The government says it is on track to deliver on a plan to deliver lower power bills through renewables as the Coalition says it will oppose a law increasing carbon emission reductions.
The Australian Energy Market Operator (AEMO) led a takeover of the national electricity market last week after operators were accused of prioritising their profits over household supplies.
The unprecedented intervention came as temperatures dropped and prices soared with one-quarter of coal generators offline, giving every indication national power supply was in a state of upheaval.
But senior minister Tony Burke says the government remains on track to deliver an election pledge to reduce household power bills by $275 through its Powering Australia policy.
“We’ll get it done,” he said on Sunday. “We stand by the modelling.
“What we’ll do in particular with transmission allows you to get cheaper energy onto the grid [… that will] deliver that downward pressure on prices.
“Renewables are the cheapest form of energy, but if you want to get your renewables and your battery storage on to the grid you need to improve transmission.”
Opposition Leader Peter Dutton signalled the Coalition would not support legislation for a more expensive, 43 per cent emissions reduction target by 2030 but declined to specify the size of its own, more modest target.
“We will announce that before the next election,” Mr Dutton told the ABC.
The government will introduce legislation enshrining a higher target into law next month, a step it says will support future investment in renewables.
But the Opposition Leader denied that the Coalition bore particular responsibility for an energy crisis after nine years in power, suggesting that conflicting messages from state governments had contributed to an overall failure of energy policy.
“There is fault all round,” he said.
The government has dismissed critics calling for it to invest money in coal-fired generators to shore up the national grid.
But Mr Dutton said that fossil fuels would need to remain part of the national energy supply.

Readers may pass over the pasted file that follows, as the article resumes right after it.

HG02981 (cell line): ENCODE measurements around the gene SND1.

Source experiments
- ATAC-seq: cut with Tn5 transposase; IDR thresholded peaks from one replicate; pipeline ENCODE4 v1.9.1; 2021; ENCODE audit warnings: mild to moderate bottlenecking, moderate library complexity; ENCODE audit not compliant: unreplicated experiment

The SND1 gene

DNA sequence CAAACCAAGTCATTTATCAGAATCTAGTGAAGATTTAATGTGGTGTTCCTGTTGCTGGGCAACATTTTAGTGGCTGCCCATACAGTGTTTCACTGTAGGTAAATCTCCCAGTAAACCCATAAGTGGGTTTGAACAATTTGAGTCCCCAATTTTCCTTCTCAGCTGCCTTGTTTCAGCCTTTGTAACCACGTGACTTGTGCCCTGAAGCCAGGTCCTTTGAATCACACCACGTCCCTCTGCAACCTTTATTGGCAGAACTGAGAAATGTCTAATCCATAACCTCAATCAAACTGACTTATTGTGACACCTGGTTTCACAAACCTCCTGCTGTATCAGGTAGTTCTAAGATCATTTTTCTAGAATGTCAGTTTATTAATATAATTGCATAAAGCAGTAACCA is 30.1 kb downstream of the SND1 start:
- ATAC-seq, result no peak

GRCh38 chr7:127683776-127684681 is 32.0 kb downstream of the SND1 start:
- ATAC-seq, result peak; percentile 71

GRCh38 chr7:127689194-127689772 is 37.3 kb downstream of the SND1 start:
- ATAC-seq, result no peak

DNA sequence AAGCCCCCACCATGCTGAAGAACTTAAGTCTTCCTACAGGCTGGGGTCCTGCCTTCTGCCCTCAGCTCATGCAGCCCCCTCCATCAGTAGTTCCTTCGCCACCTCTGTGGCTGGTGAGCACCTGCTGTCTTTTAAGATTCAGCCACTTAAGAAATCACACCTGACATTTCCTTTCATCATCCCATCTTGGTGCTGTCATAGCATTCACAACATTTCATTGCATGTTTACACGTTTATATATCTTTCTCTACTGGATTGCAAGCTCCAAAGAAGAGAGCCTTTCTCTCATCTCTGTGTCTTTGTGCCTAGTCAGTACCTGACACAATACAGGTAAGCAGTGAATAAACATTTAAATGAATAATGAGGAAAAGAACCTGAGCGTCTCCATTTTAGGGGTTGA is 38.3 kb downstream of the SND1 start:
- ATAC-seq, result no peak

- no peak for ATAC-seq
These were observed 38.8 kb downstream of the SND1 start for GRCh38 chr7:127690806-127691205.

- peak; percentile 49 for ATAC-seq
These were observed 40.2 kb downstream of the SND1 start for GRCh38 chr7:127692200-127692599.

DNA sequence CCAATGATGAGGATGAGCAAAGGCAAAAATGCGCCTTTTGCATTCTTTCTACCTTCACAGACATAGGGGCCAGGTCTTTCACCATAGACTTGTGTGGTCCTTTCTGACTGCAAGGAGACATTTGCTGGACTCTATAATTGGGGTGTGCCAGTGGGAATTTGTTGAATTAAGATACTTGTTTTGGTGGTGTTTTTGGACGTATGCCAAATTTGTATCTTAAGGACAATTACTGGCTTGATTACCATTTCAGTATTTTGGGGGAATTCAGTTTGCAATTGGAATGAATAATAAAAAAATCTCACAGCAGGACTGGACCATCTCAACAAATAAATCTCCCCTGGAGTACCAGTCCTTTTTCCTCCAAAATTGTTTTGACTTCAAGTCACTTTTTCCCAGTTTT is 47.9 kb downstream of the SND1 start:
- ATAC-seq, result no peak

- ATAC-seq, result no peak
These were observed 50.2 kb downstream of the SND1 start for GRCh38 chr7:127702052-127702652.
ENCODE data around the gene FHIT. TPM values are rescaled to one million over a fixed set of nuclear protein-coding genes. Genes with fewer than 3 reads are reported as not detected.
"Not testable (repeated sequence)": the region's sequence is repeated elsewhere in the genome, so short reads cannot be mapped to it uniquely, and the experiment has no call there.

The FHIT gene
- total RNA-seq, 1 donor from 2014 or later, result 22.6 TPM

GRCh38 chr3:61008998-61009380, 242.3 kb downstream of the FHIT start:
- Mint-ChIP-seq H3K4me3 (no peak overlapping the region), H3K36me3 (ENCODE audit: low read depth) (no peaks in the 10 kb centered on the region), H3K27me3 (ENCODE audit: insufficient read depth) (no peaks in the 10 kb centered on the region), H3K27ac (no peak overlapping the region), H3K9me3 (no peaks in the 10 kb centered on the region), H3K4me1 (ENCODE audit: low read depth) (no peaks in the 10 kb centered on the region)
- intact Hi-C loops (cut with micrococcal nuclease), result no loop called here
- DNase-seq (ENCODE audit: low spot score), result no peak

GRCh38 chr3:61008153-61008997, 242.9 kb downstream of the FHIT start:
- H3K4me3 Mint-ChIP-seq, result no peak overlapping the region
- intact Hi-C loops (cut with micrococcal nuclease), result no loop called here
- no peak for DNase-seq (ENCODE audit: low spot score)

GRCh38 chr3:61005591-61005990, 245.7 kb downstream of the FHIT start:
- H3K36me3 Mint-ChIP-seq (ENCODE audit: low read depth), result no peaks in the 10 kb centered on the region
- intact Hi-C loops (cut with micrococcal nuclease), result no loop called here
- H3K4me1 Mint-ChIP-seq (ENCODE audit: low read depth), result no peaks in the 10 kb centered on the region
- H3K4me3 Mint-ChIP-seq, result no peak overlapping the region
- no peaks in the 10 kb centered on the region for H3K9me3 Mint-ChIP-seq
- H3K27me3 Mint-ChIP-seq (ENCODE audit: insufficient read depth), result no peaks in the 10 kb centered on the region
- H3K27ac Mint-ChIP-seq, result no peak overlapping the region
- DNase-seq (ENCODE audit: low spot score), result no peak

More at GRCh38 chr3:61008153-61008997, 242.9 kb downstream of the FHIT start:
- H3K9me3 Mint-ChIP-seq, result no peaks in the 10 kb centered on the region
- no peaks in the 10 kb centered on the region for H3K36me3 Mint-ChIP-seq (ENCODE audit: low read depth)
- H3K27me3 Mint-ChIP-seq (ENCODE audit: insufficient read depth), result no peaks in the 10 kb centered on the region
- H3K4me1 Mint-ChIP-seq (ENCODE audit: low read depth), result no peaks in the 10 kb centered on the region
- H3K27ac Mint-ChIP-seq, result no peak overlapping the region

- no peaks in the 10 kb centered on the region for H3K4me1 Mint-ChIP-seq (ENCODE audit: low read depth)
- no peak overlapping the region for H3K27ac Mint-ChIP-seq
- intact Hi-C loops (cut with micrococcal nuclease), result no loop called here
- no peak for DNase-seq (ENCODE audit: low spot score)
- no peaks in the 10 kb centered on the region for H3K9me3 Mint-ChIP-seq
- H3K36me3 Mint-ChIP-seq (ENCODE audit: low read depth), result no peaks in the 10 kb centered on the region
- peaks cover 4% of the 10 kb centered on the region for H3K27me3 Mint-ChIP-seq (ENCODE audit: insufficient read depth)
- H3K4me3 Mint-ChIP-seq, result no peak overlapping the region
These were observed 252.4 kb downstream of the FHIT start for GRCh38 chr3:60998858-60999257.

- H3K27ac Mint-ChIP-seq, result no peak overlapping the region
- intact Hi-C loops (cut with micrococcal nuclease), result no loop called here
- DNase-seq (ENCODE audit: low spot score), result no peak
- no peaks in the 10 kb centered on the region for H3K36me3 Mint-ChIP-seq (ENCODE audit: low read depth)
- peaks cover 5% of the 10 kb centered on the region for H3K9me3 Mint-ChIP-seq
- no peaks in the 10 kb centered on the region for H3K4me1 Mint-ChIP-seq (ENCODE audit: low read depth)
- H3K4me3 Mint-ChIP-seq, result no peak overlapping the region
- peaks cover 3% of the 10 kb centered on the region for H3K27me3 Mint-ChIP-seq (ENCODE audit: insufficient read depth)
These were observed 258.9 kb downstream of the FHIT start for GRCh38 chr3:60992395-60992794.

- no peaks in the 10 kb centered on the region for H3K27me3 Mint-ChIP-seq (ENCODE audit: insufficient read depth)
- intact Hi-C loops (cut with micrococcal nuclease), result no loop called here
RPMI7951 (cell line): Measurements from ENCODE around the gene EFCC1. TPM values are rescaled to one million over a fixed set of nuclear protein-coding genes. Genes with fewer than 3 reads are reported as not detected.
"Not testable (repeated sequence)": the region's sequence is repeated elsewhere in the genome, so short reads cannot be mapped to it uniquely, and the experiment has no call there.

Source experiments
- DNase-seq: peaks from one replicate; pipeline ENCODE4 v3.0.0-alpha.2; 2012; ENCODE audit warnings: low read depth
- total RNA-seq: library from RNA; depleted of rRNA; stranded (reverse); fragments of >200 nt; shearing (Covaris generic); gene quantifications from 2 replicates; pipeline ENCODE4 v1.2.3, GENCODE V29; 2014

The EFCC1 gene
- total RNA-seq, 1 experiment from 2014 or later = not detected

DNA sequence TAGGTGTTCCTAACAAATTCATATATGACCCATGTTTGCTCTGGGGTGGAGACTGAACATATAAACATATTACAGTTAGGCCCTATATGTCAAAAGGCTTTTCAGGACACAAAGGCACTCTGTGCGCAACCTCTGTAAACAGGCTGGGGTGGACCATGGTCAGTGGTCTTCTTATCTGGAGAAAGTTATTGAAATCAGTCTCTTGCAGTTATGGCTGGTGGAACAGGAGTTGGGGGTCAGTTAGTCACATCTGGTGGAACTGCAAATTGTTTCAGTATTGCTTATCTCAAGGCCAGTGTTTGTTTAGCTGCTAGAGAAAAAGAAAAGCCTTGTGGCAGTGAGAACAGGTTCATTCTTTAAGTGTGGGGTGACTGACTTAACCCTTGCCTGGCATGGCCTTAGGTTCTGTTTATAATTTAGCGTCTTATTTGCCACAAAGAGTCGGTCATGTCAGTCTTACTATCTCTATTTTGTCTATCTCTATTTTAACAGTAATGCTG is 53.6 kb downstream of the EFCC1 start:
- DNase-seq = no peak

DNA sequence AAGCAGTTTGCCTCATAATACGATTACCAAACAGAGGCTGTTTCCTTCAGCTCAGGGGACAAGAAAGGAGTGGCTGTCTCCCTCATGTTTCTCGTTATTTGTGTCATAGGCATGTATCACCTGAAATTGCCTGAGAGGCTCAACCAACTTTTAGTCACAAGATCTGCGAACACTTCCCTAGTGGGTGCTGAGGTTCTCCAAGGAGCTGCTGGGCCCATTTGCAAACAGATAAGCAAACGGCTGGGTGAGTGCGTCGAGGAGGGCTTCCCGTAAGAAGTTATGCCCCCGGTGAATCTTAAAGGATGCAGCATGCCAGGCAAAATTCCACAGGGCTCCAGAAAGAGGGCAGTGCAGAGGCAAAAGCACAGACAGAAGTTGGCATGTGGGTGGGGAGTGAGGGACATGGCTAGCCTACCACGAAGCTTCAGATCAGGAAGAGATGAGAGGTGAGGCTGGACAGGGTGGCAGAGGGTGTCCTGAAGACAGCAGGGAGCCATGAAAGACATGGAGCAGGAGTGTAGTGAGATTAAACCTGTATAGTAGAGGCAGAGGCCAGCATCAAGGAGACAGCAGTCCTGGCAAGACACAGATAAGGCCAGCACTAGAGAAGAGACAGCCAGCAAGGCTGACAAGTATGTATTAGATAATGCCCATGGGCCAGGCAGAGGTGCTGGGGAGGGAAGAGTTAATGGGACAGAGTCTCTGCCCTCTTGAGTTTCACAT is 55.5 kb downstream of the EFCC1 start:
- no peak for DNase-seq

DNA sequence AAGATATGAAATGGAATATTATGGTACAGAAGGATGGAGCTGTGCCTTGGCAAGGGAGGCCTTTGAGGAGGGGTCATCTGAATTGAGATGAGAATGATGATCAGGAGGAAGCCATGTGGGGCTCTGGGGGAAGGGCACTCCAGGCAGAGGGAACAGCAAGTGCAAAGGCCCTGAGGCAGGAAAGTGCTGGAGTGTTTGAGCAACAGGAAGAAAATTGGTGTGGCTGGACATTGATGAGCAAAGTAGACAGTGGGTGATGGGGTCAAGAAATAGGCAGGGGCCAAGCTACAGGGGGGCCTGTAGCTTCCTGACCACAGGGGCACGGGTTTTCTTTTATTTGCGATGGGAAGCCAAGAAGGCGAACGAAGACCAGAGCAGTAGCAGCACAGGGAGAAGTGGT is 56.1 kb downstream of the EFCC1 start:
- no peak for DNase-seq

“We’ve got a huge gas supply in the north and west of this country,” he said.
But without additional policy interventions further exploration of gas would ultimately increase the volume sold to international markets.
As state governments join discussions about possible avenues for reviving the energy market, options under consideration are export controls, such as those in place for Western Australia’s gas market.
AEMO led a takeover of the national electricity market after it accused operators of yanking power from sale in order to push prices higher.
Power companies said they were responding to a newly imposed price cap that made the sale of power uneconomical.
Under the terms of the current takeover, generators will take directions from AEMO about when to make their generation available to the broader market.
The national market will run according to a historical average of prices.
Earlier on Sunday, shadow treasurer and former Coalition energy minister Angus Taylor defended the Coalition’s record on managing energy supply amid pressures.
“There is no doubt there has been upward pressure on energy prices around the world, there’s no question about that,” he said.
“We had managed this in the lead up to the election successfully.
“We showed how you do that when you focus on supply and don’t demonise traditional sources of fuel.”
On Saturday New South Wales Premier Dominic Perrottet said that energy policy had been consumed by an ‘‘ideological war’’ that had discouraged investment.
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